Longford is a 2006 British television drama film directed by Tom Hooper and written by Peter Morgan. The film centres on Labour Party peer Lord Longford and his campaign for the parole of Moors Murderer Myra Hindley. It was produced by Granada Productions for Channel 4, in association with HBO, and stars Jim Broadbent and Samantha Morton. The film was first broadcast on Channel 4 on 26 October 2006 and was an Official Selection at the 2007 Sundance Film Festival. Broadbent won the British Academy Television Award for his role.
Longford and Hindley had both died by the time the film was made; Longford in August 2001 and Hindley in November 2002. Hindley's lover and accomplice Ian Brady, played by Andy Serkis, was still living at the time of release.
The film begins during the late 1960s (during the first premiership of Harold Wilson) at the House of Lords, with Lord Longford, a regular prison visitor, presiding over a reception for a number of ex-convicts whom he had visited and corresponded with when they were incarcerated. He receives a letter from one of the most notorious criminals in Britain, the Moors Murderer Myra Hindley, who is several years into her life sentence for taking part in the murder of three children with her boyfriend, Ian Brady.
When he visits her, she asks for books but also for him to arrange for her to meet Brady. Longford is shocked and tells her that it would be in her own best interests to have no contact with Brady, as it might harm any future chances of parole. Hindley seems equally shocked at the idea that she would ever be allowed parole. Longford then begins his campaign for Hindley to be paroled, acknowledging that her trial judge had felt that rehabilitation and the chance of eventual parole would be possible for Hindley once removed from the influence of Brady.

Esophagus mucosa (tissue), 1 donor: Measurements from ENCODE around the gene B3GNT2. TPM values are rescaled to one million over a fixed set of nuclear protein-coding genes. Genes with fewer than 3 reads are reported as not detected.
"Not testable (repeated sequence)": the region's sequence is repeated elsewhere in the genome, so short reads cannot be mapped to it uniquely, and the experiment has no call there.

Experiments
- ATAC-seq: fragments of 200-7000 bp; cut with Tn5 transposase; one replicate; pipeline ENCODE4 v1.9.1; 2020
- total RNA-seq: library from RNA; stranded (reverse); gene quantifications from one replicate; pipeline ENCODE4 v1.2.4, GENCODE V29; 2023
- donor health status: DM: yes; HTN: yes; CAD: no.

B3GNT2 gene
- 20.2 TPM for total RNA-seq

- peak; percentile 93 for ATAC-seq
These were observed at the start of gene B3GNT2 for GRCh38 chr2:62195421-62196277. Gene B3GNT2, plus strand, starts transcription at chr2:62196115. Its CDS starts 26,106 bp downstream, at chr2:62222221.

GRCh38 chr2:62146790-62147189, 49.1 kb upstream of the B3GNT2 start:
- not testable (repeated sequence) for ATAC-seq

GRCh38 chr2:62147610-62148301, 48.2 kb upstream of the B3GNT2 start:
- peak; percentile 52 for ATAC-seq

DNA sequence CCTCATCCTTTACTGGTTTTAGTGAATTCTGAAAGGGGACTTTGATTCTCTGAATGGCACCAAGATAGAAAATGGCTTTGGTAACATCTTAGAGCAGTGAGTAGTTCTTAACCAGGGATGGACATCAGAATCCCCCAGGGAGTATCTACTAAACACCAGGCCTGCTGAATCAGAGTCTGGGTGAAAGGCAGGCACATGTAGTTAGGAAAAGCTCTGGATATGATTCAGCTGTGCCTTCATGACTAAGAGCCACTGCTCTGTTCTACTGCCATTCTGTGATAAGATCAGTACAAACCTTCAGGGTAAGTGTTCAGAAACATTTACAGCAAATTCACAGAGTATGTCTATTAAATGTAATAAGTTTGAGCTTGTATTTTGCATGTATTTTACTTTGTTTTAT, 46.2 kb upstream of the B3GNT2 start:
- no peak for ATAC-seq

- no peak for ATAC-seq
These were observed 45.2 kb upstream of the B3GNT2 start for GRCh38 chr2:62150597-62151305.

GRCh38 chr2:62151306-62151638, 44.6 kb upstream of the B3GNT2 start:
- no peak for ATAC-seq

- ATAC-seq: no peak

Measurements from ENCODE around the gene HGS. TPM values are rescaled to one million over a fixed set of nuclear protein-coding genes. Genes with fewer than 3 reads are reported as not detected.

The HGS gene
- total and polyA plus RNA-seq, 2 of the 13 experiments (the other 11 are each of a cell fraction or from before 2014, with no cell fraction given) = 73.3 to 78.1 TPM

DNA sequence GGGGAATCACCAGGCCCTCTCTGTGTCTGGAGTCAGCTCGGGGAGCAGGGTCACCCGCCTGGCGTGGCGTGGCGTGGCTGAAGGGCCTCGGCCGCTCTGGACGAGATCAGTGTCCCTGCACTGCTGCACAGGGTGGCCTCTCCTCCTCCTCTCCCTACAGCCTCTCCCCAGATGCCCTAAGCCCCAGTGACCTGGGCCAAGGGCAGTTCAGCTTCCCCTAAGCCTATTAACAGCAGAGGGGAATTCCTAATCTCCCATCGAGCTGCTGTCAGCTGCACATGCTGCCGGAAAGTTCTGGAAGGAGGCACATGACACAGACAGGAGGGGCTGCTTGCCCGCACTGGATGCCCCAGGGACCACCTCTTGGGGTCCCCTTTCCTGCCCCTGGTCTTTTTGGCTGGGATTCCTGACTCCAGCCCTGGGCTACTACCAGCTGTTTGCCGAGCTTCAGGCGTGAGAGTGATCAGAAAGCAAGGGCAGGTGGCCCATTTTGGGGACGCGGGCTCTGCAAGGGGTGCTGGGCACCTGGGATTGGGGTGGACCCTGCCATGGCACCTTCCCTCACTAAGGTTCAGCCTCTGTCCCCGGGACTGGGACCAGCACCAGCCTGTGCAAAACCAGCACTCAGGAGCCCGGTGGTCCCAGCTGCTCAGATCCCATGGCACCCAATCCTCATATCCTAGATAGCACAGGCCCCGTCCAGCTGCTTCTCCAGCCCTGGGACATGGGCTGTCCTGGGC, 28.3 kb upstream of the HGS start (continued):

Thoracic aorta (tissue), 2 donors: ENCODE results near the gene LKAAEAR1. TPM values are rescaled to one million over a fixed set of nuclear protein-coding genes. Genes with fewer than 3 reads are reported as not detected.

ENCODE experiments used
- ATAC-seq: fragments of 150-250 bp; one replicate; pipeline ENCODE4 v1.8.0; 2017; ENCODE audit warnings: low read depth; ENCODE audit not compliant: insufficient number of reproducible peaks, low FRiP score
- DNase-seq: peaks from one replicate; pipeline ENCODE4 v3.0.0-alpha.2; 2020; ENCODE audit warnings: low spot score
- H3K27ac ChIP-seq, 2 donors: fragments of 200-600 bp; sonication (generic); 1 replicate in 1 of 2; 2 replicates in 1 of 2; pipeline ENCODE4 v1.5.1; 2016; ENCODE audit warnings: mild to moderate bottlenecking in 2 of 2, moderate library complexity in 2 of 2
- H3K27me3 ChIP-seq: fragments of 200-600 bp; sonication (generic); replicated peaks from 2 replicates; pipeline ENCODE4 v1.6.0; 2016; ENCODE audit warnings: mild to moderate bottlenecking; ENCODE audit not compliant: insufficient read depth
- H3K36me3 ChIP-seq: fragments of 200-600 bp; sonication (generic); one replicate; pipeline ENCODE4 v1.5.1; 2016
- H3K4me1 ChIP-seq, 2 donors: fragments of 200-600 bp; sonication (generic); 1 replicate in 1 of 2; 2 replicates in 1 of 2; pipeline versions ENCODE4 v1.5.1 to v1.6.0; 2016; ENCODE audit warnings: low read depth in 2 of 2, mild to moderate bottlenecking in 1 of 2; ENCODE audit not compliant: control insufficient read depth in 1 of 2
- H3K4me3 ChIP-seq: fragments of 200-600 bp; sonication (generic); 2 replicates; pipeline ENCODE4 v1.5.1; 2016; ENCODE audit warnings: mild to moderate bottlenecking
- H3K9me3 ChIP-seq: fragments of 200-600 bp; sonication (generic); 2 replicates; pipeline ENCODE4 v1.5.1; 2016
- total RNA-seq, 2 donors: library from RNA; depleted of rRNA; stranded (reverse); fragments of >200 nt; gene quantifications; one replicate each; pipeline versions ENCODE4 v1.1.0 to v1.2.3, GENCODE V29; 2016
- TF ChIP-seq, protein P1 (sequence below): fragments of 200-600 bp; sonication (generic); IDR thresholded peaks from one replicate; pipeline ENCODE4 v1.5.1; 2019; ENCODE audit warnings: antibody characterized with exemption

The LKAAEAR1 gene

The question remains of whether Hindley is indeed reformed — for example, in her decision to convert to Longford's own Roman Catholic faith — or whether she is merely manipulating him and feigning her rehabilitation in an attempt to bring herself closer to release. Longford visits Brady twice; on both occasions, Brady tells him that she is manipulative and that he should turn his back on her, as she is only interested in winning release from prison.
Longford, driven by his deep religious belief that all people are ultimately good, decides to continue on his course, despite heavy public, political, and family criticism and even though it turns out that Hindley has not been honest with him. His own wife even advises him to find another cause to pursue for his family's good as well as his own.
In 1986, Hindley reveals that she and Brady were responsible for two further murders. She later helps police locate the body of one of the victims.
Even as Hindley's revelations spark yet more public hostility towards Longford, for trying to win her release, he remains loyal to Hindley in public and continues to back her campaign for release. Privately, he is depicted as being affected by doubts. He is last seen visiting her in prison in the late 1990s, by which time he is frail and in his nineties. Hindley, still in her fifties, is in a declining state of health.
As the film ends and just before the credits start to roll, we are informed that Longford died in August 2001, while Hindley did not win the parole that she spent many years fighting for. She remained imprisoned until her death in November 2002.Jim Broadbent as Lord Longford
Samantha Morton as Myra Hindley
Lindsay Duncan as Lady Elizabeth Longford
Tam Dean Burn as Roy
Robert Pugh as Harold Wilson
Anton Rodgers as William Whitelaw
Kate Miles as Rachel Pakenham
Lee Boardman as Radio Talk Show Host
Andy Serkis as Ian Brady
Roy Barber as Father Kahle
Alex Blake as Paddy Pakenham